Colorado’s government faces a $3.3 billion shortfall for the fiscal year that begins in July, according to a new state economic forecast.
That means the state’s discretionary spending may have to shrink by 25 percent in the coming year, according to legislative staff — the equivalent of eliminating Colorado's operating budgets for transportation and corrections.
A forecast from Gov. Jared Polis’ administration made similarly dire predictions.
It’s been obvious for weeks that the state stood to lose billions, but Tuesday’s reports detail the damage across practically every front — and they point to impacts that could last years, thanks in part to Colorado’s complex limits on government spending.
“I know that’s a daunting number. I’ll unpack it a little bit,” said chief state economist Kate Watkins in a meeting with the Joint Budget Committee.
With the unemployment rate predicted to reach 10 percent this year, the government will lose out on income taxes, Watkins reported. A collapsing oil market will decimate some local budgets and state funds. Closed businesses won’t pay sales taxes, and commercial property values could erode as they’re reassessed.
Before the crisis, state economists had expected weak growth in government revenues for the year ahead. But the outbreak and lockdown have put Colorado deep in the hole after just a few months.
“This has been a precipitous and alarming decline to state revenue that will have significant implications for the budget,” said Lauren Larson, budget chief for the governor.
Colorado’s unemployment rate could triple to 10.1 percent. In some industries — hospitality, entertainment and recreation — a quarter of all workers have lost their jobs.
The legislative forecast shows that, as a result, income tax collections could decline by about 18 percent from “peak to trough.” That’s similar to the Great Recession, but the decline has arrived with head-spinning speed, and state lawmakers are rushing to cut spending before the next fiscal year begins.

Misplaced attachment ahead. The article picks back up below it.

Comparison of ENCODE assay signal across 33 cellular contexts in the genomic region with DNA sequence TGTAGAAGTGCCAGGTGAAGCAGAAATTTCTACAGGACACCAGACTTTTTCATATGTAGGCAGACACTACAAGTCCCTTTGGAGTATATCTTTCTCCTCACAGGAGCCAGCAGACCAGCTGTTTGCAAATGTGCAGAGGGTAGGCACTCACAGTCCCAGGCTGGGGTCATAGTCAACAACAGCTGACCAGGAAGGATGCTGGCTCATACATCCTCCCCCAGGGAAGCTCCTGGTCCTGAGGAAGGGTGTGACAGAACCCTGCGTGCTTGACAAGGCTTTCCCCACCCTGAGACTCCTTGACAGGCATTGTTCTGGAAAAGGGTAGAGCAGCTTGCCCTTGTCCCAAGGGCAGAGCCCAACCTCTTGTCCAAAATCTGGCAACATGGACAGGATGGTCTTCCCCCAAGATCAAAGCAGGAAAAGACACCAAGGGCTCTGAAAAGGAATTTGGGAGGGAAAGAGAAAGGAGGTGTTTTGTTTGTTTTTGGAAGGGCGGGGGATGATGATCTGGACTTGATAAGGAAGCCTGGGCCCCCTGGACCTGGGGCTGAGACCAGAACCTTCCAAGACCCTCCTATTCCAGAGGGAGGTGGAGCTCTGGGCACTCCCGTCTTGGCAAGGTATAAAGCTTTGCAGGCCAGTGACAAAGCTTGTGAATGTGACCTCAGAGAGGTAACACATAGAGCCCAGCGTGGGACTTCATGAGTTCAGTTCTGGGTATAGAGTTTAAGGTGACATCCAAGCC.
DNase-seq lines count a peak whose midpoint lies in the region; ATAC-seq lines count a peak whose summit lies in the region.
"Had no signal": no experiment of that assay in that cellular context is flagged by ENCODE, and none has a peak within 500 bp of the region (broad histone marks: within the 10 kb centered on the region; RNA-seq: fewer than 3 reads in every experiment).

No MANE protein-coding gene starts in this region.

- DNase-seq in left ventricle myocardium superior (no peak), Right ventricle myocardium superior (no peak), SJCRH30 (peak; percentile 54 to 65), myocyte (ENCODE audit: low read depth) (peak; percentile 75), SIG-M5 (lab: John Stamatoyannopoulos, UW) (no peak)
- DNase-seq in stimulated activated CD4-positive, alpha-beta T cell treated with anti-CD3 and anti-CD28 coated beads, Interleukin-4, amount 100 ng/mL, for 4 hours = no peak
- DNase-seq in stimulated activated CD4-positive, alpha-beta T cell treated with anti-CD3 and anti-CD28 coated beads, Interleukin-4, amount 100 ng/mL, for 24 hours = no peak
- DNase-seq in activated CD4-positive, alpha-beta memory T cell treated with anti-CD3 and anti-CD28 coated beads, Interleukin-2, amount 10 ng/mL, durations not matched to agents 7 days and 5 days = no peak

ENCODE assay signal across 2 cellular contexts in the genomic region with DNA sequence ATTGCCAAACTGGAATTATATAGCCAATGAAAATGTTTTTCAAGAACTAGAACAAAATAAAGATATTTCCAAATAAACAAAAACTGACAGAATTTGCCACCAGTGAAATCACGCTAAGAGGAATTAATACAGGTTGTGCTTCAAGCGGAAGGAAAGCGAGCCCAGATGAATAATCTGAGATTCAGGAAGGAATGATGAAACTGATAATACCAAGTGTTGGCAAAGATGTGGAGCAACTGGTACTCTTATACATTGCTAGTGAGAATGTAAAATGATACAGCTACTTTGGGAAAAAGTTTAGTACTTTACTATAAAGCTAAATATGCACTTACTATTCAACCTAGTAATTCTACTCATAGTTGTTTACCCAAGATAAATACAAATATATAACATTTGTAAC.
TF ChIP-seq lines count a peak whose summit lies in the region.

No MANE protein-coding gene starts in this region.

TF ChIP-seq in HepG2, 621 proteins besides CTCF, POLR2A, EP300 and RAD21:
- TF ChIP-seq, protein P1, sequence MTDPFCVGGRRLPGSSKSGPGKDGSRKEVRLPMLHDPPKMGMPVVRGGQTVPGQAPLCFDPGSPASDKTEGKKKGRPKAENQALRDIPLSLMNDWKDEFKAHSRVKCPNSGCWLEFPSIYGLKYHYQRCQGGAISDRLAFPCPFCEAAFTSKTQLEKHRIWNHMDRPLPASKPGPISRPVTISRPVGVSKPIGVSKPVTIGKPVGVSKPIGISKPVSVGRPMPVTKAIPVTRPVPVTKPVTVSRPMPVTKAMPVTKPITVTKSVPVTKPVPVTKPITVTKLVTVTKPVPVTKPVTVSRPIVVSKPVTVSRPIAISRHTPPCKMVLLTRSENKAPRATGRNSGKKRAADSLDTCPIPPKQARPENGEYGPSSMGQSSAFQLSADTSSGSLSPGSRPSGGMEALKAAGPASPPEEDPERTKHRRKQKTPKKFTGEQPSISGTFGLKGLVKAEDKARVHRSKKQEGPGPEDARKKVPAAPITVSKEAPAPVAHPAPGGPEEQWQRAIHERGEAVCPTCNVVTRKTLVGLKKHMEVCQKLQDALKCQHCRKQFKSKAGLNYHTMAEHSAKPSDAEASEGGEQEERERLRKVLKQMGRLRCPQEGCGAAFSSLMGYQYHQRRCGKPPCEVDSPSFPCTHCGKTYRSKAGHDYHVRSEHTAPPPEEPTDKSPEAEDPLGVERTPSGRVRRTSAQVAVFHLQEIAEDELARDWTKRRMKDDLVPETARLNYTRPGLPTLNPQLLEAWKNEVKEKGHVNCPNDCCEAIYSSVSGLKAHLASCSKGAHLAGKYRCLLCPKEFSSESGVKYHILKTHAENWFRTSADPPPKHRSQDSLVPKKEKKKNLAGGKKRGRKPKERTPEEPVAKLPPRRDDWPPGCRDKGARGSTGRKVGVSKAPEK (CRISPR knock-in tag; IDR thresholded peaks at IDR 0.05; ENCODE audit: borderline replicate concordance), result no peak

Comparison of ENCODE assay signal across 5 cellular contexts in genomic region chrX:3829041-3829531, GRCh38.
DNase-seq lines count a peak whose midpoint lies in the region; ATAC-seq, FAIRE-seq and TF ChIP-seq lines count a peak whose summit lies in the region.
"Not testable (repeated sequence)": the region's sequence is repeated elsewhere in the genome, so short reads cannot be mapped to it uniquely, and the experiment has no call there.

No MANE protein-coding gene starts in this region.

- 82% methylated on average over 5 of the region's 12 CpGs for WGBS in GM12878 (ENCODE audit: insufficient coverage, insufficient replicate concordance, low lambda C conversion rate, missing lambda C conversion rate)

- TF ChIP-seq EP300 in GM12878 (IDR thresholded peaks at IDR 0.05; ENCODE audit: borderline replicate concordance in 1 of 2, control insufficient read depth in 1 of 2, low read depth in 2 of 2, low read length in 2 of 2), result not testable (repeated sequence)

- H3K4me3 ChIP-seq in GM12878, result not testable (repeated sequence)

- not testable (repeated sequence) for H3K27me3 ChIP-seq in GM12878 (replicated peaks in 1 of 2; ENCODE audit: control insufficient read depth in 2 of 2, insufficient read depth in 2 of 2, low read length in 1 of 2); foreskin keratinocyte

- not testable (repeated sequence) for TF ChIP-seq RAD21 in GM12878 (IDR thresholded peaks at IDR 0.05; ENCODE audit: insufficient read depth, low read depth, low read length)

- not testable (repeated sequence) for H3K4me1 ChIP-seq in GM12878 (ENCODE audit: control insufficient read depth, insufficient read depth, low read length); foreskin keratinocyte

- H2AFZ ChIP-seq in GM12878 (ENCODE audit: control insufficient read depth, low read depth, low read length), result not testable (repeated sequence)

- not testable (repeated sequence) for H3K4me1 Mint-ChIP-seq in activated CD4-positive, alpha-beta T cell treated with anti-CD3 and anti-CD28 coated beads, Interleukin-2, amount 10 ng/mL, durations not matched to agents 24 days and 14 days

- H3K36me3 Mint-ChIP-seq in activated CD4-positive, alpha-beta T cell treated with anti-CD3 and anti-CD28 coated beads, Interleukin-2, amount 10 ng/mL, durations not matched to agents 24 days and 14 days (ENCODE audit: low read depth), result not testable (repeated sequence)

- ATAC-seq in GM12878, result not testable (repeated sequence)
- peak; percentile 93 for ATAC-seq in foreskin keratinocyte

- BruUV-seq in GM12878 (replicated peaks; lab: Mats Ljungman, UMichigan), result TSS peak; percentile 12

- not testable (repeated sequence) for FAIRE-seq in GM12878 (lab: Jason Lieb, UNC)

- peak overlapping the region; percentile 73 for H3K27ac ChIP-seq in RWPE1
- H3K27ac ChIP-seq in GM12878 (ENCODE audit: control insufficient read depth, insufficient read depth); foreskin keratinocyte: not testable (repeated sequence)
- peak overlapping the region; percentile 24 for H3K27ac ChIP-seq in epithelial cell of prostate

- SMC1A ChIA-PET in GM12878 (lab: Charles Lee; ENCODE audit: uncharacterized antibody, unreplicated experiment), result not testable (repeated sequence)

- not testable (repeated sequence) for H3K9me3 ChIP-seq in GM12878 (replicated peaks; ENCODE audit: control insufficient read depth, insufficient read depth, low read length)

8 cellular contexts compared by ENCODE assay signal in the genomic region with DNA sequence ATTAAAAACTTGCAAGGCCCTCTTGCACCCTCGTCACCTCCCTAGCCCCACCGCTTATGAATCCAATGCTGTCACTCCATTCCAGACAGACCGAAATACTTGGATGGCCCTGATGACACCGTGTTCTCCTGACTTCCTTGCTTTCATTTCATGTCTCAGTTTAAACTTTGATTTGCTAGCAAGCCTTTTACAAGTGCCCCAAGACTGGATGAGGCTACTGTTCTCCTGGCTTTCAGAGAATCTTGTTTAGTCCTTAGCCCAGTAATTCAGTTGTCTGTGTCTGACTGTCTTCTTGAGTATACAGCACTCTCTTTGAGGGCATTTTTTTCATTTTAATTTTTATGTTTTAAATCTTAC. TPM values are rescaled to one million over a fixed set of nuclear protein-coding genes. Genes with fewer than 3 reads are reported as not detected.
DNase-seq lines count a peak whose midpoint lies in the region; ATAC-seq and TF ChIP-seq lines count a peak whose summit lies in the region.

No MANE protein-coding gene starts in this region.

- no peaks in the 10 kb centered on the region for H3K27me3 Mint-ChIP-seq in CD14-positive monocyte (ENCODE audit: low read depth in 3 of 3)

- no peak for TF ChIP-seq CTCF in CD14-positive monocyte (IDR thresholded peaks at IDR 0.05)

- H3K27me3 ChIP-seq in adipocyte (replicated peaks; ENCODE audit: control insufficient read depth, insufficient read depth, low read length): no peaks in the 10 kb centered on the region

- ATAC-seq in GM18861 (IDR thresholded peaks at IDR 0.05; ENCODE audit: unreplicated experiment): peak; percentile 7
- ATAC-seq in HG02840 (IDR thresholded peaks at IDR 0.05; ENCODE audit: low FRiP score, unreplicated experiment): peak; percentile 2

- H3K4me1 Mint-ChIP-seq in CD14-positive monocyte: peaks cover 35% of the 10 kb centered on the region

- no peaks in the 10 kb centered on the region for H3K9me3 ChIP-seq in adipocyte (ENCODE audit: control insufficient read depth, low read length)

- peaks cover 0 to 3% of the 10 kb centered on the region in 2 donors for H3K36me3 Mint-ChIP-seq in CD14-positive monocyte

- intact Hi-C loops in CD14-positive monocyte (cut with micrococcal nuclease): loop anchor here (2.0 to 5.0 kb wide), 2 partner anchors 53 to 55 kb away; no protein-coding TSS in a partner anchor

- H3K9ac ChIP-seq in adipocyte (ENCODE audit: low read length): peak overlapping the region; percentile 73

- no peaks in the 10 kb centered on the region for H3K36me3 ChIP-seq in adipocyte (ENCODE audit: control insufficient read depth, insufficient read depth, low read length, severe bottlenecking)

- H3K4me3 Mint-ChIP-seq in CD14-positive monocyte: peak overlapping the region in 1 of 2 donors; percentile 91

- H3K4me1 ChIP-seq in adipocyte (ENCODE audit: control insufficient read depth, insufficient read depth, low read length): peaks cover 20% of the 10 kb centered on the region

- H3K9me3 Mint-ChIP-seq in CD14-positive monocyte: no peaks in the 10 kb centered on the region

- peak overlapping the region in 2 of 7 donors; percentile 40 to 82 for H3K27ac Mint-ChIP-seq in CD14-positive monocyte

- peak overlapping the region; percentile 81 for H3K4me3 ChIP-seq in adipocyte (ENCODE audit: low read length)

“Overwhelmingly, the reason for the decrease is a reduction in expectations for individual income tax revenue,” said legislative economist Greg Sobetski.
Even tax collections on marijuana — usually a reliable growth industry — could falter as tourism drops, according to the Office of State Budget and Planning.
Other parts of the economy will see a much greater decline. Severance taxes on oil and gas drillers are expected to collapse by nearly 94 percent, affecting both the state and local governments.
“Producers in the Denver-Julesburg Basins have already announced production cuts on the order of tens of thousands of barrels per day,” said economist Meredith Moon.
With revenues plummeting, the state could nearly zero out its general fund by the time the current fiscal year ends on June 30 -- putting it nearly $800 million short of the amount it’s legally required to save. That will only compound next year’s challenges.
Republican state Rep. Kim Ransom asked whether the state could speed its recovery by dropping lockdown restrictions faster.
“How desperate is this hole? Could we climb back out of it if we let businesses reopen tomorrow?” she said.
State staff said the forecast was based on assumptions of a gradual reopening with only limited regional outbreaks and a COVID-19 vaccine within 12 to 18 months. It’s not clear that consumer confidence would return even if businesses reopened, Sobetski said
“Phased reopening will give rise to a recovery throughout the remainder of the calendar year — though ongoing restrictions, health concerns, and uncertainty will constrain growth. Additionally, some business closures and job losses will be permanent, leaving a lasting mark on economic activity,” the forecast warned.
Federal stimulus money could help, but the OSPB forecast warned that the federal CARES Act also could hurt the state's finances, draining more than $400 million over the coming years due to changes in corporate income tax collections."
Lawmakers have only identified a fraction of the cuts they would need under this forecast. The governor’s office has ordered state departments to come up with $229 million of savings for the current fiscal year. Meanwhile, the JBC has identified about $700 million cuts for next year -- but that gets them only a third of the way.
The final plan could bring cuts to services and education, which advocates warn could be especially harmful to people with lower incomes — who already have been disproportionately affected by the outbreak and lockdown.
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